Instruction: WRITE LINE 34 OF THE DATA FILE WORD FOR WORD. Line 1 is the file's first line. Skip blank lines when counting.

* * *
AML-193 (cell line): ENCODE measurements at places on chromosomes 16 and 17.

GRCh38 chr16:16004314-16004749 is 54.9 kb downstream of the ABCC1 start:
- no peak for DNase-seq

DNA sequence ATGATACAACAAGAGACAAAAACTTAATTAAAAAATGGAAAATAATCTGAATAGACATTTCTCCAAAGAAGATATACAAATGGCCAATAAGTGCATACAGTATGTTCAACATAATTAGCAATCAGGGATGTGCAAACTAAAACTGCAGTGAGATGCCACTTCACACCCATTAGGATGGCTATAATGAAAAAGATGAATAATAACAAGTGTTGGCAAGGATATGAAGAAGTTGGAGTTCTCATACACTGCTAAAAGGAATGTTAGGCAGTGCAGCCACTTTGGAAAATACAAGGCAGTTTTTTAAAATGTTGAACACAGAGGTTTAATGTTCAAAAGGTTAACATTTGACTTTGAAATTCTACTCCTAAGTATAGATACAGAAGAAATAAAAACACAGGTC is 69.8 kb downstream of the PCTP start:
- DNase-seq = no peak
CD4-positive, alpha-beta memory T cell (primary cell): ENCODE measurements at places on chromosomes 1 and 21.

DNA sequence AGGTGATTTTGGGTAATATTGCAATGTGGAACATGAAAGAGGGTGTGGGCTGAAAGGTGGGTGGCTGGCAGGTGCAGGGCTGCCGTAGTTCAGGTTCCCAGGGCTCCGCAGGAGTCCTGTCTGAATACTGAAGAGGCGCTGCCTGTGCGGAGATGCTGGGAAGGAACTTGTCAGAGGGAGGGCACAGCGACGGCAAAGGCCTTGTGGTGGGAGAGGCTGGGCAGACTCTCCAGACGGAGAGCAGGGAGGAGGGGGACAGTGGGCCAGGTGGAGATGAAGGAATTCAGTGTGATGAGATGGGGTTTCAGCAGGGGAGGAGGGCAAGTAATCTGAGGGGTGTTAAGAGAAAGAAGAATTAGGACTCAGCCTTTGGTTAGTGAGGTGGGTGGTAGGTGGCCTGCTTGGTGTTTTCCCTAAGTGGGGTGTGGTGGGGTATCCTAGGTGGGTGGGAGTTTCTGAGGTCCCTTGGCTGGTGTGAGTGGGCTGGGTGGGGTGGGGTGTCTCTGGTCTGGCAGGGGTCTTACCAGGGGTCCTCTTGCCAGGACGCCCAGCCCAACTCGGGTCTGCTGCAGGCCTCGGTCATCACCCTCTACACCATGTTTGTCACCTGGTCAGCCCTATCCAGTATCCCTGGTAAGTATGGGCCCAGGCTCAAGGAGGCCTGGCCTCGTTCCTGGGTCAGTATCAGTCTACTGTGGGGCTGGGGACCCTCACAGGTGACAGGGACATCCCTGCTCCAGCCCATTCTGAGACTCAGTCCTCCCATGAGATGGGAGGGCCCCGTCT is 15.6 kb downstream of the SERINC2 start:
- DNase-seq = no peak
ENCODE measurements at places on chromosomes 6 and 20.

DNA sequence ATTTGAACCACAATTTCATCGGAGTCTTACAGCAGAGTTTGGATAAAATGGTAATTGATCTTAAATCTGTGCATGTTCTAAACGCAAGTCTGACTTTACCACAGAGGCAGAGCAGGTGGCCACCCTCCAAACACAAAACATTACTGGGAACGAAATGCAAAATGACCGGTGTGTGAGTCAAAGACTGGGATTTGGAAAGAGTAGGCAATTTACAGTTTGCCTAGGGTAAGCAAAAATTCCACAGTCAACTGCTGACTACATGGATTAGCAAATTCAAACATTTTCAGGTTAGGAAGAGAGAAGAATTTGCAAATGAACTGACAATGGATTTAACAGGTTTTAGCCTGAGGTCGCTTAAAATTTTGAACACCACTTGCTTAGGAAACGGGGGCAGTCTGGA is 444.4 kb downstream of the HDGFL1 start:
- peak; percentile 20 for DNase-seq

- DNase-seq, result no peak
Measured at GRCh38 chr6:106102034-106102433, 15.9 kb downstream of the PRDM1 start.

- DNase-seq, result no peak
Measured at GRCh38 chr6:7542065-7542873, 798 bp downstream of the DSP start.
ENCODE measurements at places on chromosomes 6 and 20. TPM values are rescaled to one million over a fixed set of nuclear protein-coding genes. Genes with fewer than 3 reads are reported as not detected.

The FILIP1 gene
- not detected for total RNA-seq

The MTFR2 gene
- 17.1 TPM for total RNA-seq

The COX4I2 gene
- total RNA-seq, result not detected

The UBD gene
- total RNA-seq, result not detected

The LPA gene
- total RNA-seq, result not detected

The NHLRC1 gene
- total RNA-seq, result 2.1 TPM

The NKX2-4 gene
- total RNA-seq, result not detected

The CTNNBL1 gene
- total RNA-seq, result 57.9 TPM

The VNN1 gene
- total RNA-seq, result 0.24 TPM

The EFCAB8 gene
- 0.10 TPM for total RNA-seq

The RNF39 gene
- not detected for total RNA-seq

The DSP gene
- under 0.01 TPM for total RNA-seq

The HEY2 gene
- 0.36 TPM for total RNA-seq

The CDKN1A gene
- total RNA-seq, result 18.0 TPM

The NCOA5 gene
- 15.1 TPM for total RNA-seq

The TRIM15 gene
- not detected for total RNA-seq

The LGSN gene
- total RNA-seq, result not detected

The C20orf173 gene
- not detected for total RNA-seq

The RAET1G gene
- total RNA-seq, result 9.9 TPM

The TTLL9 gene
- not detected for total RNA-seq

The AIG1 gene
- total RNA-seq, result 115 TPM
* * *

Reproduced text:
- total RNA-seq, result 0.24 TPM